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Pasco Sheriff's Office turns trailer into mobile drunk tank

Deputy Creg Bell explains the features in Pasco Sheriff’s Office’s new mobile drunk tank.

BRENDAN FITTERER | Times

Deputy Creg Bell explains the features in Pasco Sheriff’s Office’s new mobile drunk tank.

NEW PORT RICHEY — The holding cells inside the mobile drunk tank have drains.

"It will help a lot," said Sgt. Art Rowand, supervisor of the traffic enforcement unit at the Pasco County Sheriff's Office. "It's easier to clean."

Everything inside the 46-foot trailer — which will be used by the Pasco County Sheriff's Office at DUI checkpoints — is easily wiped down: vinyl seats, smooth floors, plastic chairs. Even the fancy Intoxilyzer 8000 machine, which can pinpoint blood alcohol level, has a hard plastic covering that could be pulled over the machine to protect it, if need be.

When you have a small space with a lot of people who have been swilling booze and drugs, there is a high probability that some of it will come back out of them.

"Throwing up isn't usually the problem," said Rowand, as he gave a tour Wednesday of the refurbished trailer. "It's urine."

The trailer isn't new. Sheriff Bob White, who is in his third term, said it was here when he first took office. Rowand thought the agency bought it in the early 1990s. Until a few months ago, it was being used as a crime prevention trailer and as a place to haul motorcycles and such.

"It was growing mold," White said.

The trailer was refurbished using a $16,000 state grant obtained by a new grass roots organization called the Alliance for Substance Abuse Prevention and a $14,000 federal grant obtained by the Sheriff's Office.

Previously at DUI checkpoints, deputies had to drive each suspect to the Land O'Lakes jail for processing — and then drive all the way back out to the checkpoint, then back again and so on.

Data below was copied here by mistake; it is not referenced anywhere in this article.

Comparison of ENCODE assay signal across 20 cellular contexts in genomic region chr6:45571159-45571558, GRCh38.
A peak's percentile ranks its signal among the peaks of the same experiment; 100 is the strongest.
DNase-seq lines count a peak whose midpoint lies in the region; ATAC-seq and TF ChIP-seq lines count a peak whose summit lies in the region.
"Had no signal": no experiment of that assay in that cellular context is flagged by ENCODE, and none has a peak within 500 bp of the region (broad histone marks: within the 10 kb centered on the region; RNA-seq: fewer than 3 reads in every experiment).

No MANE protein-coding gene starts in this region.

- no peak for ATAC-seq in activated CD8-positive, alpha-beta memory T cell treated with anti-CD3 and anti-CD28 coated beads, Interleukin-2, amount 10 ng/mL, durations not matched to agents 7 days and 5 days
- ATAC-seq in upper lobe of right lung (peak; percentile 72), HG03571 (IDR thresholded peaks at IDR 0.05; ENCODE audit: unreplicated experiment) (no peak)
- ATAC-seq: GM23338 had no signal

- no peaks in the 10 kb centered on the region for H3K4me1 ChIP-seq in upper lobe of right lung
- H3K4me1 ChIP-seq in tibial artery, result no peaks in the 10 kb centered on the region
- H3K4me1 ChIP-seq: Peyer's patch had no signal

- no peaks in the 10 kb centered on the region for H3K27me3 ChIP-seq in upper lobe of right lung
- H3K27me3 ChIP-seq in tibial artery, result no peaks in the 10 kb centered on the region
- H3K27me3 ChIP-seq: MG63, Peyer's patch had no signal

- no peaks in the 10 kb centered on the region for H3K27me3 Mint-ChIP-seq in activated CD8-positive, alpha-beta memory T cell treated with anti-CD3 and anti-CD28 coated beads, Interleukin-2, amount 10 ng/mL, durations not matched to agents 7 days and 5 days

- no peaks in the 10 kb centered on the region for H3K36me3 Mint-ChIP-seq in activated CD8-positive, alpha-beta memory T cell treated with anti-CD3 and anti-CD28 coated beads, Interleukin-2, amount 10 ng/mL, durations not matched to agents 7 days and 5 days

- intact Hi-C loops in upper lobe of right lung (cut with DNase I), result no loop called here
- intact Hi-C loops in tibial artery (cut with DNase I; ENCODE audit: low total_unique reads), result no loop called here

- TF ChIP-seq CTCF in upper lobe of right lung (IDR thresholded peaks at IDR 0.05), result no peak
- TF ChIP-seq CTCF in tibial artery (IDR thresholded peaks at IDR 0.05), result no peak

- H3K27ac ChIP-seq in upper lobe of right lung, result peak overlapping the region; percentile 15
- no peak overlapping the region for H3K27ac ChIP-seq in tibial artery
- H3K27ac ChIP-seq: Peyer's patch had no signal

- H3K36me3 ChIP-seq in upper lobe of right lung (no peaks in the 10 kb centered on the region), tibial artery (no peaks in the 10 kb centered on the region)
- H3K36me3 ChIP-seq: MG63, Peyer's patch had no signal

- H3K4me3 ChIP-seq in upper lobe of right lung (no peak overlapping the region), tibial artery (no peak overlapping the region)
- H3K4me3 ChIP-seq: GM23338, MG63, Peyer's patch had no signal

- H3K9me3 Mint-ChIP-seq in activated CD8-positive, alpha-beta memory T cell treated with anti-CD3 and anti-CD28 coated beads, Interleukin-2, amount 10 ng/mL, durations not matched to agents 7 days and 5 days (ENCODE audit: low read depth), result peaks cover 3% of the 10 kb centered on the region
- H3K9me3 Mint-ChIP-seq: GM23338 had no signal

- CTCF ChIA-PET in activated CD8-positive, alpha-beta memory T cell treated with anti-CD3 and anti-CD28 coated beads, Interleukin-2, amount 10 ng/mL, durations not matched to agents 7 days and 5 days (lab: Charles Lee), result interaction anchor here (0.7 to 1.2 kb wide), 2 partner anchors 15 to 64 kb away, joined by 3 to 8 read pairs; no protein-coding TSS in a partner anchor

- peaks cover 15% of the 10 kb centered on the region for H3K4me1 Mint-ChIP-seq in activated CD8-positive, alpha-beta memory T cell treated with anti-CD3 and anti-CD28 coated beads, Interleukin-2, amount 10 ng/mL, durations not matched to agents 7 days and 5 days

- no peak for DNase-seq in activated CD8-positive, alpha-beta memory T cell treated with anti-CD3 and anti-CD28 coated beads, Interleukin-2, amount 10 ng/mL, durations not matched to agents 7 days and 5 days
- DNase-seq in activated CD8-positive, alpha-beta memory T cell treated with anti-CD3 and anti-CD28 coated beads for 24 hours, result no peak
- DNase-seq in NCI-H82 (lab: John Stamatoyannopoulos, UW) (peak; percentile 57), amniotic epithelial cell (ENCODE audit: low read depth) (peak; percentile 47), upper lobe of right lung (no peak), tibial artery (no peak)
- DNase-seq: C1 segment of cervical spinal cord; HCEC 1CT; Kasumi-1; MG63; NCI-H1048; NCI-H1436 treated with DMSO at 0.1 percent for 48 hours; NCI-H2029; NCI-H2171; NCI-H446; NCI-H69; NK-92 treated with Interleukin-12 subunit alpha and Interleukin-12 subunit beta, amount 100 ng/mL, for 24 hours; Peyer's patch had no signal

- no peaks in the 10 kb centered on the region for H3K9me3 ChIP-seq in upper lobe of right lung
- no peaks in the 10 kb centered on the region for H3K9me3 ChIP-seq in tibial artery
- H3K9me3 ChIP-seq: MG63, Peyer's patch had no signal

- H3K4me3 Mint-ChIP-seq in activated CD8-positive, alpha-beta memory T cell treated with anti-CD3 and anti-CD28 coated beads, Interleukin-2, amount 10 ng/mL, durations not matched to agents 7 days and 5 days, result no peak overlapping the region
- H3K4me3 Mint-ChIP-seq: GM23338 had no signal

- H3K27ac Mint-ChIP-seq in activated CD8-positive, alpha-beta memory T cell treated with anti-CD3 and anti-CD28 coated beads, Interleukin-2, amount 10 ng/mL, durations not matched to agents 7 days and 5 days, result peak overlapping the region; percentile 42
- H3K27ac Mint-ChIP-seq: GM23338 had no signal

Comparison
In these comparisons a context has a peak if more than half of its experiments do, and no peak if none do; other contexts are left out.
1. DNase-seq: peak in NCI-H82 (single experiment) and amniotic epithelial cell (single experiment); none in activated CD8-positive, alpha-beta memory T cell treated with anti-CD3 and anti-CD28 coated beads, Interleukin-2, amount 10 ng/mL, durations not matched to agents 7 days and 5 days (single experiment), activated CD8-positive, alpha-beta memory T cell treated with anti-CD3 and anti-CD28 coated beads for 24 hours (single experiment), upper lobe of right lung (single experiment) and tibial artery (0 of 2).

"Instead of six deputies going back and forth," Rowand said, "now it will be one deputy, going one time."

There are two holding cells inside the trailer, as well as all the equipment needed to process suspects on the spot: a dark room to check pupils; the Breathalyzer; several computers to verify a person's identity, outstanding warrants and criminal history; and a DVD player so deputies can review video of arrests.

During DUI sweeps, a paddy wagon will be stationed alongside the new trailer — so suspects can be processed and then held inside the van until there are enough people for a trip to the jail. One deputy can transport about six suspects.

The DUI enforcement mobile operations center will be christened at its first checkpoint on Saturday — Valentine's Day.

"So get your significant other flowers," White said, "and not a bottle of Jim Beam."

Erin Sullivan can be reached at esullivan@sptimes.com or (727) 869-6229.

Pasco Sheriff's Office turns trailer into mobile drunk tank 02/11/09 [Last modified: Wednesday, February 11, 2009 10:16pm]
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